Philip Bennett Jr.
Philip Morris Bennett, Jr., 88, was born May 17, 1928 and died peacefully in his sleep at his home on May 15, 2017. He graduated from Julius Freyhan High School in St. Francisville. He served in the US Marines in the Korean War. He retired from the state as a Master Pilot III for the ferries, Feliciana, St. Francisville and New Roads. He was a member of The American Legion Post # 0164 and an avid hunter.
He is survived by his daughter, Derry Anne Bennett Cartee and husband Louie, siblings, James W. Bennett, Shirley B. Hicks, Charles R. "Choo Choo" Bennett, Dodie B. Charlet, Helen "Ruthie" Davis and husband Randy, Grandchildren, Carlin B. Kendrick, Cory F. Bennett, Mary Elizabeth Barrow, R E Barrow, Liza Barrow and great grandchild, Douglas L. Kendrick IV and numerous nieces and nephews. He was preceded in death by his wife, Mary Walker Bennett and Son, Sherwood Copeland Bennett and second wife, Elizabeth Ann Bennett, parents, Philip Morris Bennett Sr. and Helen Valin Bennett, sisters, Martha B. Senter, Irma B. Bryant, and Betty Ruth Rinaudo.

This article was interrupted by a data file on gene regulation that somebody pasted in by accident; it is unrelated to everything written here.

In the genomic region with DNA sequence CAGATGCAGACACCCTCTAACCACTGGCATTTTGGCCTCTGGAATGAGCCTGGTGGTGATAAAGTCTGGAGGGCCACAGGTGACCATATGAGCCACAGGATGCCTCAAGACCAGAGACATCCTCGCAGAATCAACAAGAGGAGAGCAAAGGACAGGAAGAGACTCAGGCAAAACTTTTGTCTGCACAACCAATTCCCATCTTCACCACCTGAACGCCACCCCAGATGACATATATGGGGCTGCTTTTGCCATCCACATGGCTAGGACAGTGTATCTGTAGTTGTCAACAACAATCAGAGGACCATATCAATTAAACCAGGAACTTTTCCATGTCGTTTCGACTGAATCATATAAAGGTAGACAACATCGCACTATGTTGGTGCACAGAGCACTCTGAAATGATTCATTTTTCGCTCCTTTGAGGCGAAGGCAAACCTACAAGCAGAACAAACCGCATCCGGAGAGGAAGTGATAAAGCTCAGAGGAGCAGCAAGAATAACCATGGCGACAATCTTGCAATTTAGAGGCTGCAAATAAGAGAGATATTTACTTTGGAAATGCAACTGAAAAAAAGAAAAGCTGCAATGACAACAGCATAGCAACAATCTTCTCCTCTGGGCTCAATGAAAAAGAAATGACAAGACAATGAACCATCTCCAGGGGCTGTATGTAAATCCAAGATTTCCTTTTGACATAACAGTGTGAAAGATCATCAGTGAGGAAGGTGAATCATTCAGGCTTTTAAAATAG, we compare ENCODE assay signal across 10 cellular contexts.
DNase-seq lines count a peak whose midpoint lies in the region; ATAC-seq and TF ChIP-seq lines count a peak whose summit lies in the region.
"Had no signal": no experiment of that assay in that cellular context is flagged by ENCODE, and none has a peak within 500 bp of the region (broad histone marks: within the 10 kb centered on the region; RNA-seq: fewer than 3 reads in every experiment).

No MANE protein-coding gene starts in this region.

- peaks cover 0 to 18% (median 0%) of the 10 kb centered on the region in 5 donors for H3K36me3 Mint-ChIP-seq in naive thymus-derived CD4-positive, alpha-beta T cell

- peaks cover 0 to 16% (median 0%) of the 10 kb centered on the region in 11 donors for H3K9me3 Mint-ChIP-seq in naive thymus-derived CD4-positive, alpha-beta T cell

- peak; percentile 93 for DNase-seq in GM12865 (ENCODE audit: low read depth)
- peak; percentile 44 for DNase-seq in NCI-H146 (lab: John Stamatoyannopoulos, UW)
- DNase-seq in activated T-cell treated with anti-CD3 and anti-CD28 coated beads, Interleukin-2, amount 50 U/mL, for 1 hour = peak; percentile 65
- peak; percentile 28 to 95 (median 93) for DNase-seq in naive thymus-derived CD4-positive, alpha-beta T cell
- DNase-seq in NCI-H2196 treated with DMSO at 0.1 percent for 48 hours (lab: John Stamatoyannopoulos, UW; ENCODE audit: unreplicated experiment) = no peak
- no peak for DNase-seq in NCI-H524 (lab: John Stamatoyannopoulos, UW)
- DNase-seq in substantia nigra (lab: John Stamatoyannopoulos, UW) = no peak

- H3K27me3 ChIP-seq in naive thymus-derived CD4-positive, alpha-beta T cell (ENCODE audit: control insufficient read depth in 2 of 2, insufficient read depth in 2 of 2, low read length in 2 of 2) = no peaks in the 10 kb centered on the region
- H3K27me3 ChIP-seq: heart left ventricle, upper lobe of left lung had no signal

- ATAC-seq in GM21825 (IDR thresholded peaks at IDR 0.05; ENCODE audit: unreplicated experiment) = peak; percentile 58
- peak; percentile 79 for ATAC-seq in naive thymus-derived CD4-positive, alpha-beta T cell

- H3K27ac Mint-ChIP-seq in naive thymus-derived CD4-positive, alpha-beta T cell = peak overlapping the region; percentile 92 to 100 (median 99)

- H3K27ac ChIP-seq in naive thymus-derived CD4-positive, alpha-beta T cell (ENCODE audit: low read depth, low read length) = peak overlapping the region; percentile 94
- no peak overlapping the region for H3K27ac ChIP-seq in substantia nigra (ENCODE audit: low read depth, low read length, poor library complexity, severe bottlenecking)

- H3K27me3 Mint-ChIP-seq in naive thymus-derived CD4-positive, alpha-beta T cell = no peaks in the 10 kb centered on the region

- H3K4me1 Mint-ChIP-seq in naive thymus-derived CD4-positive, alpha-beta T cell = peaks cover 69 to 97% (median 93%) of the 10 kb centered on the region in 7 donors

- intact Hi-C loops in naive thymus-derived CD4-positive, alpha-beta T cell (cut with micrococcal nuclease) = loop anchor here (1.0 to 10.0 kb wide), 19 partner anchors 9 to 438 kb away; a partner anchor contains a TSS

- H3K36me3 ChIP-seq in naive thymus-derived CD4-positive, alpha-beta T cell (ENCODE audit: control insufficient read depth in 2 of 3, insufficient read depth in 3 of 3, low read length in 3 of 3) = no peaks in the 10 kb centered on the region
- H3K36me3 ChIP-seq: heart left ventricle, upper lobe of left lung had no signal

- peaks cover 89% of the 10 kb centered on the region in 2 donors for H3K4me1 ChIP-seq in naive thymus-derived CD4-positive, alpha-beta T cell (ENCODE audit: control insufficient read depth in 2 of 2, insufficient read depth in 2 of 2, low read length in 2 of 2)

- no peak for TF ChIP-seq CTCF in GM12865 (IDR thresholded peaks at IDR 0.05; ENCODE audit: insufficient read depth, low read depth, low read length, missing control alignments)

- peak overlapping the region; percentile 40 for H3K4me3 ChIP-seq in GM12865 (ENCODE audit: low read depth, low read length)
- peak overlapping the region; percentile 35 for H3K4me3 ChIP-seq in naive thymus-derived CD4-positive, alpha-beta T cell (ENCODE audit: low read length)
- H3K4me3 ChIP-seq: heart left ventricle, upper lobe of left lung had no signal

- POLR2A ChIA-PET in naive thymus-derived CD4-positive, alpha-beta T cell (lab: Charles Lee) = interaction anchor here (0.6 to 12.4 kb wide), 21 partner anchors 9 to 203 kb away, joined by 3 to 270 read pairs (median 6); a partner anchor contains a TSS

Visitation will be on Wednesday, May 17, 2017, his 89th birthday, at Mt. Carmel Catholic Church, St. Francisville, from 9:00 am until service time at 11:00 am. Burial will follow in Grace Episcopal Church Cemetery. Pallbearers are Louie Cartee, Randy Davis, Francis Rinaudo, Emmett Barrow, Bill Bennett, Lance Walker,Cory Bennett & Tiger Olsen. Honorary Pallbearers are Russell Daniel, Kenneth Yoes &
Phillip Morris Bennett Sr., his father, arrived in St. Francisville in 1937 with an old Model A and a carload of kids to operate the Mississippi River ferry from Bayou Sara to New Roads . His son Morris was all of five years old when he first took to the water to help, and by the age of 11 or 12 he was running the ferry by himself. In 1945, still in high school, he became a licensed ferry pilot, a career that would last half a century and touch thousands of lives. He absolutely loved the river and everything on it, and boy, could he tell some tales…ice floes and hurricanes, elephants pushing circus wagons up the steep ramp, run-away boars and monkeys, motorcycle weddings and moonshiners, piloting everything from the early tug with four-car barge to 40-car modern vessels crossing more than a thousand cars a day. And after he retired, Captain Bennett would drive his golf cart with American flag flying down to check on his beloved river almost daily, that old river water drawing him back to its source..